Arab slave trade  

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Kunstformen der Natur (1904) by Ernst Haeckel
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Kunstformen der Natur (1904) by Ernst Haeckel

The Arab slave trade is the intersection of slavery and trade surrounding the Arab world and Indian Ocean, mainly in Western and Central Asia, Northern and Eastern Africa, India, and Europe. This barter occurred chiefly between the medieval era and the early 20th century. The trade was conducted through slave markets in these areas, with the slaves captured mostly from Africa's interior, Southern and Eastern Europe, the Caucasus, and Central Asia.

Walter Rodney argues that the term Arab Slave Trade is a historical misnomer since bilateral trade agreements between myriad ethnic groups across the proposed 'Zanj trade network' characterized much of the acquisition process of chattel, and more often than not indentured servants. He alternatively refers to it as the East African slave trade or the Indian Ocean slave trade. Others have also proposed the Trans-Saharan slave trade. The East African slave trade network was later dominated by European colonial traders by the 18th and 19th centuries, when the destinations of most East African slaves were plantation colonies owned by Europeans.

Contents

Historical and geographical context

Islamic world

Islamic sharia law allowed slavery but prohibited slavery involving other free men, allowing only the enslavement of prisoners of war; as a result, the main target for slavery were the people who lived in the frontier areas of the Muslim world. Slaves initially came from various regions, including Central Asia (such as mamluks) and Europe (such as saqaliba), but by the modern period, slaves came mostly from Africa.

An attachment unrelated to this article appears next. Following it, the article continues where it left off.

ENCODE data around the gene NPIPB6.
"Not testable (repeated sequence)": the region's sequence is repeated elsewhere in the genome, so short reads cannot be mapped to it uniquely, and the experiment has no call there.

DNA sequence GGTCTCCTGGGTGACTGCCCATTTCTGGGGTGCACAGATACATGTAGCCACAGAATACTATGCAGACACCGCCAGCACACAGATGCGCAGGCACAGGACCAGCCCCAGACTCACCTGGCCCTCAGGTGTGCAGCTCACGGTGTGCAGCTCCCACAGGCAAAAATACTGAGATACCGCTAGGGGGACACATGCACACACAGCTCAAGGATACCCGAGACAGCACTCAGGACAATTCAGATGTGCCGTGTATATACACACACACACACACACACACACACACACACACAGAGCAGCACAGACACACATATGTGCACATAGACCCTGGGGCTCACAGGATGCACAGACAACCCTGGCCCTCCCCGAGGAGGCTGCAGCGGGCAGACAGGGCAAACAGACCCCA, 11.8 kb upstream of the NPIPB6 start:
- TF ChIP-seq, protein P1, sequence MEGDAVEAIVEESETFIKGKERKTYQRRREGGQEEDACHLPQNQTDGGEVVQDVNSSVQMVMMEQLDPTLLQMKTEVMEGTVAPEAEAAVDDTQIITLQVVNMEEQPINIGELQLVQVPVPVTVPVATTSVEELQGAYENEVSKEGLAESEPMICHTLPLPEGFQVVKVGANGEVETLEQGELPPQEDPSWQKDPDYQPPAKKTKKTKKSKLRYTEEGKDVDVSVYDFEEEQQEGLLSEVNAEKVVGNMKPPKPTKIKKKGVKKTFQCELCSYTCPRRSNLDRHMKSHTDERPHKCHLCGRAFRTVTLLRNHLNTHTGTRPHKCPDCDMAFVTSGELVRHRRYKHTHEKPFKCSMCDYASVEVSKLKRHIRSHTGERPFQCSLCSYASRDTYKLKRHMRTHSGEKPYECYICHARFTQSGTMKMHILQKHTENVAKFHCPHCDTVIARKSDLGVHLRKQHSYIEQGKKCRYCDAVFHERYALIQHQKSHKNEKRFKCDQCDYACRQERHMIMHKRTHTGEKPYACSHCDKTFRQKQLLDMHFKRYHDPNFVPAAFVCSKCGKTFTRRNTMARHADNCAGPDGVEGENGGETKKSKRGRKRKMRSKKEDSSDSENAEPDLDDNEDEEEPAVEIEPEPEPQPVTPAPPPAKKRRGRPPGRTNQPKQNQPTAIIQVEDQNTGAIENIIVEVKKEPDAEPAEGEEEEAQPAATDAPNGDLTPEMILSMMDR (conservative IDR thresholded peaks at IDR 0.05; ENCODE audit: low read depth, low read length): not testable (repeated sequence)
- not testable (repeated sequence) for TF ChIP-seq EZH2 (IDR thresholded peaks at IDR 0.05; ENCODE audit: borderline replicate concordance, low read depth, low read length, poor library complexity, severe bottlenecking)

According to the sharia law, slaves were allowed to earn their living if they opted for that, otherwise it is the owner's (master) duty to provide for that. They also could not be forced to earn money for their masters unless with an agreement between the slave and the master.

This concept is called مخارجة (mukhārajah) (Lane: "And خَارَجَهُ He made an agreement with him, namely, his slave that he (the latter) should pay him a certain impost at the expiration of every month; the slave being left at liberty to work: in which case the slave is termed عَبْدٌ مُخَارِجٌ") in Islamic law. If slaves agree to that and they would like the money they earn to be counted toward their emancipation, then this has to be written in the form of a contract between the slave and the master. This is called مكاتبة (mukātaba) in Islamic jurisprudence which is only, by consensus, a recommendation, and accepting a request for a mukātaba from slaves is thus not obligatory for masters. Although the owner did not have to comply with it, it was considered praiseworthy to do so.

The framework of Islamic civilisation was a well-developed network of towns and oasis trading centers with the market (souq, bazaar) at its heart. These towns were inter-connected by a system of roads crossing semi-arid regions or deserts. The routes were traveled by convoys, and slaves formed part of this caravan traffic.

In contrast to the Atlantic slave trade, where the male-female ratio was 2:1 or 3:1, the Arab slave trade instead usually had a higher female-to-male ratio. This suggests a general preference for female slaves. Concubinage and reproduction served as incentives for importing female slaves (often Caucasian), though many were also imported mainly for performing household tasks.

Arab views on African peoples